A piece of paper showing the test results of someone who wondered, "Should I get genetic testing?"

Should I get genetic testing?

The question is more complicated than it first seems, because genetic testing itself is complicated.

In this context, of course, we’re not referring so much to ancestry-related testing as to genetic testing with a medical focus. To aid your considerations regarding genetic testing, here we’ll look at what this type of testing is, what it’s used for, and its major pros and cons.

Infographic: Should You Get a Genetic Test? A Doctor’s Opinion

What Is Genetic Testing?

A genetic test — also called a DNA test — helps us determine what diseases our genetics predispose us to, whether we already have a genetic disease, or whether we are a carrier of a genetic disease.

The Cleveland Clinic’s definition is a good one: “A DNA test (genetic testing) is a medical test that can identify mutations in your genes, chromosomes or proteins. These mutations can indicate if you have or don’t have a genetic condition. DNA tests can also identify your risk for developing a certain condition or passing on a genetic disorder.”

There are hundreds, if not thousands, of different genetic tests available today, but the types of testing fall into only a handful of categories:

  • Targeted single variant — tests one gene for a specific variant that causes a specific disorder
  • Single gene — tests one gene for any variants that cause a specific disorder
  • Gene panel — tests multiple genes for variants
  • Genomic sequencing — tests all or most of a person’s genes for variants
  • Chromosomal — tests chromosomes (long strings of genes) for missing, rearranged, or extra DNA
  • Gene expression — tests cellular mRNA to determine which genes are “turned on” and “turned off”
  • Protein — tests cellular protein activity to detect underlying genetic abnormalities

Most genetic testing is relatively easy to undergo. It can be as simple as a cheek swab (also known as a buccal swab) or blood test. The simplicity of testing is one of the reasons so many people are interested in getting them. But does it make sense?

Should You Get Genetic Testing?

If you’re asking yourself, “Should I get genetic testing,” the first step is to determine what you’re trying to learn. This is the biggest factor in whether genetic testing will make sense for you.

People turn to genetic testing for many reasons. Are you looking for a diagnosis of an existing problem? Are you questioning your susceptibility to a future problem? Are you and your significant other worried about genetic risks for future children?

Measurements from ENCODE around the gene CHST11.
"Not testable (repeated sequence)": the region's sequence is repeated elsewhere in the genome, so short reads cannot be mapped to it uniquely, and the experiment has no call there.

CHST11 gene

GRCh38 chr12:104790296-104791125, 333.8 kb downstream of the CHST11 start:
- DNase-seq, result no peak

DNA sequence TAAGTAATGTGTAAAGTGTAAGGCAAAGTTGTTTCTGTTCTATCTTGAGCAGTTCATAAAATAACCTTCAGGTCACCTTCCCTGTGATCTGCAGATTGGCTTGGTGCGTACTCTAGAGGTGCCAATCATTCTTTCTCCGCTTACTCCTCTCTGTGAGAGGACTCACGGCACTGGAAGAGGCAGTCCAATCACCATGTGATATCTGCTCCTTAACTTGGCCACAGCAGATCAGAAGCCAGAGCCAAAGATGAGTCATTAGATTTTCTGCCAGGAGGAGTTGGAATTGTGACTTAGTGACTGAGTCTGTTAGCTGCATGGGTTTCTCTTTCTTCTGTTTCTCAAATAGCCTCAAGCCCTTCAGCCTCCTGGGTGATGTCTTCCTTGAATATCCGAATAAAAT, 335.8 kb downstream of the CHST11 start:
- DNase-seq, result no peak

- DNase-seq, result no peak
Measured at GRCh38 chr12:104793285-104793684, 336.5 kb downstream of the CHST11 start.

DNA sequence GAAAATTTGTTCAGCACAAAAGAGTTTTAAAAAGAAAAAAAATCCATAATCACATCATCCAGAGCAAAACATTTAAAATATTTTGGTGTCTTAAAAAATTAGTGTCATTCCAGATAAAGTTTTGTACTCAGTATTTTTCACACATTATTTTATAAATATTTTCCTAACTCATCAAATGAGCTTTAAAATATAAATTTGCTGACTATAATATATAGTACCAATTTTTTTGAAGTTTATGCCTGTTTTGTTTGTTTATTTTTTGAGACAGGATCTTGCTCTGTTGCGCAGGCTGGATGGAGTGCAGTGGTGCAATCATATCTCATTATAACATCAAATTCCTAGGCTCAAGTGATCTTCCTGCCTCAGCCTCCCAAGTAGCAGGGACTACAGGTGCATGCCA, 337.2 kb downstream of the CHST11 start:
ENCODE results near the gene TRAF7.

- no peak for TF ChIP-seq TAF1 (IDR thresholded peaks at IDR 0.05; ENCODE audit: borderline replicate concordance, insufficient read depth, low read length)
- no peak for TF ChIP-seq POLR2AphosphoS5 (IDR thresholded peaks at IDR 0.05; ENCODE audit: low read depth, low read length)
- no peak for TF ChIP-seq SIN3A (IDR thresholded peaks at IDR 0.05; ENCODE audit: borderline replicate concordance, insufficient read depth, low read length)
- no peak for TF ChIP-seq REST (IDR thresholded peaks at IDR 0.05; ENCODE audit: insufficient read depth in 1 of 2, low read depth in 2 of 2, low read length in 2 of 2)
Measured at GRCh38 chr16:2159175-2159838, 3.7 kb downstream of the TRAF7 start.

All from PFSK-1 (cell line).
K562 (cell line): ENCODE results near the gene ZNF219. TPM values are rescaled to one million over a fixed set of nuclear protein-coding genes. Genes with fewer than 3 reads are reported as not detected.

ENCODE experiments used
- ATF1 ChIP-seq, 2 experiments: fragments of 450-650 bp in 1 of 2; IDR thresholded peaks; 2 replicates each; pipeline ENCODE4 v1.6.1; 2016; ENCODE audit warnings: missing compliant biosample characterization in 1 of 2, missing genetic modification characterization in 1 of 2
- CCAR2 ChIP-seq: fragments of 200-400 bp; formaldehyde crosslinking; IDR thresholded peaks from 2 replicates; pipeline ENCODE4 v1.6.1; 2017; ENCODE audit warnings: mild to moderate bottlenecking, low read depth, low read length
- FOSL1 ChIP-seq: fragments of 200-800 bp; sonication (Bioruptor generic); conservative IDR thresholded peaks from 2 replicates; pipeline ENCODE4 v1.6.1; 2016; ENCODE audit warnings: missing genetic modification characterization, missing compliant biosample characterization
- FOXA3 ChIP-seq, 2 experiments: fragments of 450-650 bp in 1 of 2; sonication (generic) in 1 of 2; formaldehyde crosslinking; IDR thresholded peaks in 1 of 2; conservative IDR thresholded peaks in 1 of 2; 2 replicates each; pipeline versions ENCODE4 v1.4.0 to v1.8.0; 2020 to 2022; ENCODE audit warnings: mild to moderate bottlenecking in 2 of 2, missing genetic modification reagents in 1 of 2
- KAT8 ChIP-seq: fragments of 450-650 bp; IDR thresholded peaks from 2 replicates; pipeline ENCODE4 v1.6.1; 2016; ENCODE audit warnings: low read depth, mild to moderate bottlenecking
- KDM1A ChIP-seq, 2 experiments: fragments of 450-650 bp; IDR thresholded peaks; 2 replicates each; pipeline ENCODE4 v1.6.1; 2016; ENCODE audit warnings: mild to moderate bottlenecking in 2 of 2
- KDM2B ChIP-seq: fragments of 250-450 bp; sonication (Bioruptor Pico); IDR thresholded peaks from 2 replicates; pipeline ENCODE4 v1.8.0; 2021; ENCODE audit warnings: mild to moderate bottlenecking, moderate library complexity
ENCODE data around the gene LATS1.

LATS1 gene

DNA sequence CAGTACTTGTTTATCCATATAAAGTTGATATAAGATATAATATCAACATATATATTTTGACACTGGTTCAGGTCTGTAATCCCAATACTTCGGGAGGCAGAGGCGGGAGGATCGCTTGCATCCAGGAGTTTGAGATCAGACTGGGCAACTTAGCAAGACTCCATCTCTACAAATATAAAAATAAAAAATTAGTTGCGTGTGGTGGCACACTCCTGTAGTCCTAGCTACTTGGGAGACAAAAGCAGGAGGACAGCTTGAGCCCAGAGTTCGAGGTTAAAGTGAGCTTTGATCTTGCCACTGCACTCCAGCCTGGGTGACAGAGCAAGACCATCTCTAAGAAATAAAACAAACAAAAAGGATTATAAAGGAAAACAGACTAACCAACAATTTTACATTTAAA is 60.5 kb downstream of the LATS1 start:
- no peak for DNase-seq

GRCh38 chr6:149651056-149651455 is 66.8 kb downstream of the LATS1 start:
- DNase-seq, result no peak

Remember, nothing is without consequence; getting information about your genes can be a mixed bag. For example, as you saw above, genetic testing can be broad or narrow in scope. Typically, the more information you get, the less specific that information will be.

Let’s explore the pros and cons of genetic testing.

The Downsides

Complication. The results of genetic testing can be extremely complicated, both in terms of the data it returns and the emotions it elicits. In fact, this is exactly why we have genetic counselors, people whose job it is to interpret and integrate genetic testing results.

Unnecessary worry. Genetic testing results aren’t necessarily predictive. Simply having a certain genetic variant doesn’t mean that gene will be expressed. In other words, you might have a genetic predisposition or marker for a disease you will never develop. However, merely knowing you have the gene can cause overwhelming anxiety and depression.

Insurance problems. Another risk is the possibility of becoming uninsurable based on the results of your test. It’s (more or less) illegal for health insurance companies to deny coverage based on the results of genetic testing. But the same government source that describes the illegality also states, “It is unclear whether genetic information, including the results of direct-to-consumer genetic testing, will become a standard part of the risk assessment that insurance companies undertake when making coverage decisions.”

Besides health insurance, states have their own laws about life insurance and disability insurance policies related to genetic testing. The point is, genetic testing could have unintended consequences, and there’s no untaking the test once it’s done.

The Upsides

Diagnosing existing disorders. If you develop symptoms of certain diseases, genetic testing can help doctors reach a definitive diagnosis and treatment.

Providing preventive opportunities. If testing reveals you have a genetic predisposition for a certain disease, you can use that information to make lifestyle changes that help keep those specific genes down-regulated, not up-regulated.

Quote: Should You Get a Genetic Test? A Doctor’s Opinion

Final Thoughts: To Test or Not To Test?

So, should you get genetic testing? I recommend really taking time to think about what you’ll do with your results. Will they make a practical difference in your life or diagnose an existing problem? Will they frighten you or have a poor effect on your psychological health?

Being honest with yourself about who you are will help you determine whether the information you gain will outweigh the emotions and questions testing may raise.

If there’s not likely to be a net gain, do yourself a favor and skip the test. If, however, genetic answers will help you live a healthier lifestyle, it may be worthwhile.